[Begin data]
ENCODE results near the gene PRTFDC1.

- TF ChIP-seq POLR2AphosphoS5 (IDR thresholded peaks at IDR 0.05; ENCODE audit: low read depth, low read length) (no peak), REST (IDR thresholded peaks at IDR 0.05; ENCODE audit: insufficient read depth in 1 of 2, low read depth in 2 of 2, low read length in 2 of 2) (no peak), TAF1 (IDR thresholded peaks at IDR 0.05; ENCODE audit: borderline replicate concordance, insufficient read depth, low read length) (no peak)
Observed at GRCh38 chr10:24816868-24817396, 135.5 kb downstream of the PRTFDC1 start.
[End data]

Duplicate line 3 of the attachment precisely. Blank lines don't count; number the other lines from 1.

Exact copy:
Observed at GRCh38 chr10:24816868-24817396, 135.5 kb downstream of the PRTFDC1 start.